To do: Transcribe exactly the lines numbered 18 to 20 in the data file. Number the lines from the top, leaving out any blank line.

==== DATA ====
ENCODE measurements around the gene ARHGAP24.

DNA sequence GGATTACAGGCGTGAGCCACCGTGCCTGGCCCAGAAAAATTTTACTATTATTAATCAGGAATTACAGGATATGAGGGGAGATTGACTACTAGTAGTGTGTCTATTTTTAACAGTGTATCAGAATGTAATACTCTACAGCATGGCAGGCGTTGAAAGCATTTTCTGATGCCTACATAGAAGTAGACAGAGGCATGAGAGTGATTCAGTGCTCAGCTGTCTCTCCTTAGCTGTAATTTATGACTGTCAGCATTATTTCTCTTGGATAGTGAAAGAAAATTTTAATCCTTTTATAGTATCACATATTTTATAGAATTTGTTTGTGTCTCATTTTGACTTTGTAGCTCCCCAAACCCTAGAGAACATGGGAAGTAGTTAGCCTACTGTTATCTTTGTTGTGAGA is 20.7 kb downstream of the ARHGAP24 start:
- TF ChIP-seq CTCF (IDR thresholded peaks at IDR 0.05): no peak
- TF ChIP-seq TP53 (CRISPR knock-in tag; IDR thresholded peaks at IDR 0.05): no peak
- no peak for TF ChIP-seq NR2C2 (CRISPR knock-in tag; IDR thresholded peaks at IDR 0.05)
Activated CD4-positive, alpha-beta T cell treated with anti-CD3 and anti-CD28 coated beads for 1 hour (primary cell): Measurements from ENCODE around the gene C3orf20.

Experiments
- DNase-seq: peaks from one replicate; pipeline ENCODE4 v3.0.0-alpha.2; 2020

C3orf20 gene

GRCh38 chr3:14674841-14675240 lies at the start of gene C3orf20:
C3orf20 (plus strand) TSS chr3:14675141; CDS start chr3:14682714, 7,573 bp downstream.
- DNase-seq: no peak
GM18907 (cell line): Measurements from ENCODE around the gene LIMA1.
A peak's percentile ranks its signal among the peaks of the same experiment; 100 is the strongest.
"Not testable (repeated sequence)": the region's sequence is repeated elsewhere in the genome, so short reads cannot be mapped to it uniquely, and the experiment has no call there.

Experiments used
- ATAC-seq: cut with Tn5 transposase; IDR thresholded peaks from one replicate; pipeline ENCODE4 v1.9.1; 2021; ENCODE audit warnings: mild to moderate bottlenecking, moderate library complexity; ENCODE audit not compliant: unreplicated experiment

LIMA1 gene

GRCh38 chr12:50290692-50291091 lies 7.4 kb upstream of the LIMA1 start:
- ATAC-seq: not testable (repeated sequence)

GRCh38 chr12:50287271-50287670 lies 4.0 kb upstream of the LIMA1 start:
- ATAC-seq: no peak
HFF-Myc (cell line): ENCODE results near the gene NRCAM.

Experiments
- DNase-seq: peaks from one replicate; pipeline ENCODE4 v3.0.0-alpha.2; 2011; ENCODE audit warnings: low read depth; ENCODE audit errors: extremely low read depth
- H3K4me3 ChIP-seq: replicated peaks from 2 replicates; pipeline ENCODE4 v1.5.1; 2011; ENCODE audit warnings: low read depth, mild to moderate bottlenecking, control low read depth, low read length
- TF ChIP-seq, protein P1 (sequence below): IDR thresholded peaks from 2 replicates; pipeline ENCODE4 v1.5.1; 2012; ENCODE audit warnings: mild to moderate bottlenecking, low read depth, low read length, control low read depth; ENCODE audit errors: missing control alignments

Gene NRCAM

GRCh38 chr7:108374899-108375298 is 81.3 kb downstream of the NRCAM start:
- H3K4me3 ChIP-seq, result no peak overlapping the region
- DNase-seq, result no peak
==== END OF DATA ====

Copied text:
LIMA1 gene

GRCh38 chr12:50290692-50291091 lies 7.4 kb upstream of the LIMA1 start:
- ATAC-seq: not testable (repeated sequence)